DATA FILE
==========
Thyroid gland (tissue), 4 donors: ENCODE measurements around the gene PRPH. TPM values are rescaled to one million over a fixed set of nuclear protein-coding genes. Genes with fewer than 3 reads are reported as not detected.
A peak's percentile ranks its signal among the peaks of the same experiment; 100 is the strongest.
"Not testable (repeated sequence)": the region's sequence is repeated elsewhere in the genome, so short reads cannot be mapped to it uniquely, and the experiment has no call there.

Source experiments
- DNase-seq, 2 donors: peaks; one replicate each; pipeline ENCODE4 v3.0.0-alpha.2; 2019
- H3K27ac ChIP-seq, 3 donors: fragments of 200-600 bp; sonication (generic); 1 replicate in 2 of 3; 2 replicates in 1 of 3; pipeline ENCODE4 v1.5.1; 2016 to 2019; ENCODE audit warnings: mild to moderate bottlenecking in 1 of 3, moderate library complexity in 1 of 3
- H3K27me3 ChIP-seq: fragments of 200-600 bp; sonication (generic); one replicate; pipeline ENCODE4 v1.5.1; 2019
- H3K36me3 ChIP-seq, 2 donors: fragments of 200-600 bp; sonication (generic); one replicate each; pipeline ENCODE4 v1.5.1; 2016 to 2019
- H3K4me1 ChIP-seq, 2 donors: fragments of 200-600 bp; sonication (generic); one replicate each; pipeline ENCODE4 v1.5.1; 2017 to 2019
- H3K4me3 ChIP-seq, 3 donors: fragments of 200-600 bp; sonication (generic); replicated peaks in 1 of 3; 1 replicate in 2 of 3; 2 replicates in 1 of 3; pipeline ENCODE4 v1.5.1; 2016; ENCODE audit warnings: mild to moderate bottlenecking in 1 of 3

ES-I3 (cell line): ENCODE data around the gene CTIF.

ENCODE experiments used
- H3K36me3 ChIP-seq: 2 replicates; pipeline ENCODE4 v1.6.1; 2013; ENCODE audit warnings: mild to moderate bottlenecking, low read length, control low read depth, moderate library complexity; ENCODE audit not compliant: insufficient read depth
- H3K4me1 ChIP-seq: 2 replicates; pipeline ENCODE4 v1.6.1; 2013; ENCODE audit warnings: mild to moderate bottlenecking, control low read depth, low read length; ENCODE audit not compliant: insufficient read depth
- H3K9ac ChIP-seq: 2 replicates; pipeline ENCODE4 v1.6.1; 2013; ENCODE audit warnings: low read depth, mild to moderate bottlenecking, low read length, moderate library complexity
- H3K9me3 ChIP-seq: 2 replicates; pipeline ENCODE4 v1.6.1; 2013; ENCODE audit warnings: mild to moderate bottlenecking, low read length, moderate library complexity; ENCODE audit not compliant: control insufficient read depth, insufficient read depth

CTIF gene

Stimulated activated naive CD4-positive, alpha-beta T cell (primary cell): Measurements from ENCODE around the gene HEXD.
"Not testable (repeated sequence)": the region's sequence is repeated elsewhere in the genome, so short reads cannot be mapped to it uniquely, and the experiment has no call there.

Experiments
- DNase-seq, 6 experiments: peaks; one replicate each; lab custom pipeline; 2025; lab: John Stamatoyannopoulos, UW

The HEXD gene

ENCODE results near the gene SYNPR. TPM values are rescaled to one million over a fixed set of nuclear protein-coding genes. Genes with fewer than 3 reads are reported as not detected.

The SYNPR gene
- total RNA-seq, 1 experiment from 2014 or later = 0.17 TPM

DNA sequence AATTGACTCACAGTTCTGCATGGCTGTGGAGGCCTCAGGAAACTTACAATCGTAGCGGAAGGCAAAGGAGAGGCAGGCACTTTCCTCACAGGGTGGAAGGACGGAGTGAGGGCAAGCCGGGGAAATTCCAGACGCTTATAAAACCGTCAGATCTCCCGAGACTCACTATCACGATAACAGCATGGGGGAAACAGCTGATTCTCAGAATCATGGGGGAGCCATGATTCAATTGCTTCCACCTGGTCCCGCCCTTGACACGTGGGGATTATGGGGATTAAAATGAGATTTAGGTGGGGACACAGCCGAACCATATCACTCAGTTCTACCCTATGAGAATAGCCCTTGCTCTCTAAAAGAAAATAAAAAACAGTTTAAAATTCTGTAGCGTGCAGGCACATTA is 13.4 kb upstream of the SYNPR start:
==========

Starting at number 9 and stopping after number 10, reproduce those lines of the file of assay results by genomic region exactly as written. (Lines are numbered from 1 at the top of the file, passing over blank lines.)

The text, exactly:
- H3K4me1 ChIP-seq, 2 donors: fragments of 200-600 bp; sonication (generic); one replicate each; pipeline ENCODE4 v1.5.1; 2017 to 2019
- H3K4me3 ChIP-seq, 3 donors: fragments of 200-600 bp; sonication (generic); replicated peaks in 1 of 3; 1 replicate in 2 of 3; 2 replicates in 1 of 3; pipeline ENCODE4 v1.5.1; 2016; ENCODE audit warnings: mild to moderate bottlenecking in 1 of 3